SEASIDE — The Seaside City Council agreed Monday night to spend $1 million to transform sludge into ash.

In the meantime, the council will eliminate a problem that has been plaguing the city for years: what to do with the biosolids from Seaside’s wastewater treatment plant.

But, Public Works Director Neal Wallace told the council, the city eventually would save money using the process he proposed.

Wallace suggested that the city first use the press that it already has purchased to press water from the biosolids solution resulting from the wastewater treatment process.

Then, Wallace said, a 10-year-old dryer the city would buy from Fenton Environmental Technologies for $395,000 would eliminate most of the rest, so the biosolids would be at least 90 percent dry.

“It would be a huge step forward for the city in how it handles biosolids,” Wallace said. “We could turn them into a Class A product that is biodegradable. It’s about as good and ‘green’ solution that we can hope for,” he added.

To dispose of the biosolids now, the city presses the water from its solids and hauls the annual 1,250 tons a year to a landfill in McMinnville at a cost of $183,955. Other attempts to spread it on farmland rented from property owners has met with opposition from surrounding neighbors.

About 200 tons of dried solids would be produced annually. Because the biosolids would be heated to 2.5 million BTUs, any pathogens would be killed, Wallace said. Some of the biosolids could be mixed with bark chips and used as mulch, while the rest would be hauled to the landfill. Transportation costs would be greatly reduced, Wallace said.

Wallace said that both the press and the dryer would need to be housed in a 7,680-square-foot building, costing an estimated $388,000. Another $20,000 would be spent on an electrical upgrade to the wastewater treatment plant.

Additional costs include $20,000 to ship the dryer from Brownwood, Texas. The city already earlier agreed to buy the press for about $200,000.

The city also will pay $24,500 annually for gas to heat the dryer, $3,937 per year for electricity and $4,800 for maintenance and labor.

To pay for the dryer and building, the city will use $225,000 in bond money that was to be used to build an automated lime system. The system is no longer needed to stabilize the biosolids because the heating process is being used. Because the sludge will no longer be applied to farmland, either on the city’s own farm or on others’ properties, the city’s tanker truck could be sold, as well as the farm, which has an estimated value of $200,000, Wallace said. Another $300,000, which had been earmarked for a generator to operate the sewage treatment plant, will be diverted to purchase the dryer and building. The city will use three generators it has now to keep most of the plant operating in power outages.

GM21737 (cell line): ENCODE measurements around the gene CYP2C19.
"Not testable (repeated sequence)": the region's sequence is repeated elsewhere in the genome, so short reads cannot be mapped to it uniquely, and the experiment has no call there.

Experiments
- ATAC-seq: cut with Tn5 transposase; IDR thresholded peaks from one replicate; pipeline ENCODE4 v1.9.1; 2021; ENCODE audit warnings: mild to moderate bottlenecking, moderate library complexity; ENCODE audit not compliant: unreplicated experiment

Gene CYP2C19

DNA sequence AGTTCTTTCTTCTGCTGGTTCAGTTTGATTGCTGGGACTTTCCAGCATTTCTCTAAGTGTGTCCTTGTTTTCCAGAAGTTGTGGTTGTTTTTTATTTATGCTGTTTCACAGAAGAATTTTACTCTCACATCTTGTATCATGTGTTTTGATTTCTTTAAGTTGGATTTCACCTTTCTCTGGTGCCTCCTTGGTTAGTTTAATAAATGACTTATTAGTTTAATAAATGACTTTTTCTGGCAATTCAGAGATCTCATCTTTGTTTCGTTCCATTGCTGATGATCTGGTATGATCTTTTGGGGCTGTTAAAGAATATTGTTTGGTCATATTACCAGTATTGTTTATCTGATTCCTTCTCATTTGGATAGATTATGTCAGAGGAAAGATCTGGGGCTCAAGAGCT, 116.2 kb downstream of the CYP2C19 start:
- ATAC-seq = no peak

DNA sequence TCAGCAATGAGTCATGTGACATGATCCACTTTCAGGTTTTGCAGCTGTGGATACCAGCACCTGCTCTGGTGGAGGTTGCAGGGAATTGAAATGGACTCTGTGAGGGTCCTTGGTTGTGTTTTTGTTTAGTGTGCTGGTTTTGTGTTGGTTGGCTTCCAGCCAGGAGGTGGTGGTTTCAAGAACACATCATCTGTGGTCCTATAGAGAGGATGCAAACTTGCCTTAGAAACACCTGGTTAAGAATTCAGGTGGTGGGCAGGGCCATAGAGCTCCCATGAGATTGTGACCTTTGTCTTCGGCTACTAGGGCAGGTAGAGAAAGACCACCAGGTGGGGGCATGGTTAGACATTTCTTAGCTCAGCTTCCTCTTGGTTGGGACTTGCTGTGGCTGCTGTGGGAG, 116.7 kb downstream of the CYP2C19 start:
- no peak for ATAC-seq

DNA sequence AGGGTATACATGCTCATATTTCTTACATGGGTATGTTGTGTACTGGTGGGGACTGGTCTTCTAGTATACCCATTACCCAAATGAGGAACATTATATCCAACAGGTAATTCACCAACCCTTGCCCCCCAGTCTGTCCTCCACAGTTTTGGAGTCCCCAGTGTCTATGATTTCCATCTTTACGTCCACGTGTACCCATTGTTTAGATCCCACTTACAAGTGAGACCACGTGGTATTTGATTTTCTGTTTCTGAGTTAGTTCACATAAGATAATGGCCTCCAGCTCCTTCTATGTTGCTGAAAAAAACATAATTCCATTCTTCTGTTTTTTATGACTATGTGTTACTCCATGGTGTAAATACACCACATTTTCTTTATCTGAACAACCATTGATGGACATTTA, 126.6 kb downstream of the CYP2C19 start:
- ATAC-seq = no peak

Although the dryer didn’t perform well on initial tests this summer, other tests improved greatly after city crews adjusted the process they used at the wastewater treatment plant, according to a memo Wallace distributed to the council.

Mayor Don Larson praised Wallace’s proposal.

“What we have is an extremely green solution. We will get rid of the lime, get rid of the farm and the trucks. It will be green all the way around,” Larson said.

In other business, the council heard a presentation by Pearl Rasmussen, from the North Coast State Forest Coalition. Rasmussen described efforts by the coalition to develop “high value” conservation areas within timberlands owned by the state Department of Forestry. Included in the proposal areas along the Kilchis River, Miami River, Gnat and Plympton creeks, God’s Valley along the Lower Nehalem River and Gales Creek Canyon. At least 13 conservation areas are proposed in the local region.

The council also approved a $79,641 contract to Bob McEwan Construction for a construction project at 12th Avenue and Wahanna Road. The project involves widening the intersection on the west side and installation of two stormwater catch basins to improve drainage.

A new outfall also will be constructed on 12th Avenue east of Wahanna on property owned by the Community Action Team.

Sidewalks also will be constructed.


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